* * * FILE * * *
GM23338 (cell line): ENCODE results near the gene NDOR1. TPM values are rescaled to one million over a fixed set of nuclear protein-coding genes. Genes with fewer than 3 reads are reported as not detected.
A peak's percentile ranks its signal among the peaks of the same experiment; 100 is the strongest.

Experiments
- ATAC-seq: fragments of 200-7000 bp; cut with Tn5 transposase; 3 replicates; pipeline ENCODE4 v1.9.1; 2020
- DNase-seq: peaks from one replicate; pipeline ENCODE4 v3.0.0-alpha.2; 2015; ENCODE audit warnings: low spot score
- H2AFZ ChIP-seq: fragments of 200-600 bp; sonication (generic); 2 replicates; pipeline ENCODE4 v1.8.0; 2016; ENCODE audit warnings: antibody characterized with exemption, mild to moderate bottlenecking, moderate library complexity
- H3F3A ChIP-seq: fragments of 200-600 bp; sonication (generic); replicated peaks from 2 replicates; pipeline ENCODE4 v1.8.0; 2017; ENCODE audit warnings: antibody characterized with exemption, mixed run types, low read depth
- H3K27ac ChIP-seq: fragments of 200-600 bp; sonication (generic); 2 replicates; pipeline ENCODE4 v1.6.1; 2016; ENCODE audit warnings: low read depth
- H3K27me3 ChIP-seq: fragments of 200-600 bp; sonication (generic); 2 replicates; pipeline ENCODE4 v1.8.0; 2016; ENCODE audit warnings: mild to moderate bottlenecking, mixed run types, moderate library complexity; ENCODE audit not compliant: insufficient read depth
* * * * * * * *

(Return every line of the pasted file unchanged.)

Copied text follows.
GM23338 (cell line): ENCODE results near the gene NDOR1. TPM values are rescaled to one million over a fixed set of nuclear protein-coding genes. Genes with fewer than 3 reads are reported as not detected.
A peak's percentile ranks its signal among the peaks of the same experiment; 100 is the strongest.

Experiments
- ATAC-seq: fragments of 200-7000 bp; cut with Tn5 transposase; 3 replicates; pipeline ENCODE4 v1.9.1; 2020
- DNase-seq: peaks from one replicate; pipeline ENCODE4 v3.0.0-alpha.2; 2015; ENCODE audit warnings: low spot score
- H2AFZ ChIP-seq: fragments of 200-600 bp; sonication (generic); 2 replicates; pipeline ENCODE4 v1.8.0; 2016; ENCODE audit warnings: antibody characterized with exemption, mild to moderate bottlenecking, moderate library complexity
- H3F3A ChIP-seq: fragments of 200-600 bp; sonication (generic); replicated peaks from 2 replicates; pipeline ENCODE4 v1.8.0; 2017; ENCODE audit warnings: antibody characterized with exemption, mixed run types, low read depth
- H3K27ac ChIP-seq: fragments of 200-600 bp; sonication (generic); 2 replicates; pipeline ENCODE4 v1.6.1; 2016; ENCODE audit warnings: low read depth
- H3K27me3 ChIP-seq: fragments of 200-600 bp; sonication (generic); 2 replicates; pipeline ENCODE4 v1.8.0; 2016; ENCODE audit warnings: mild to moderate bottlenecking, mixed run types, moderate library complexity; ENCODE audit not compliant: insufficient read depth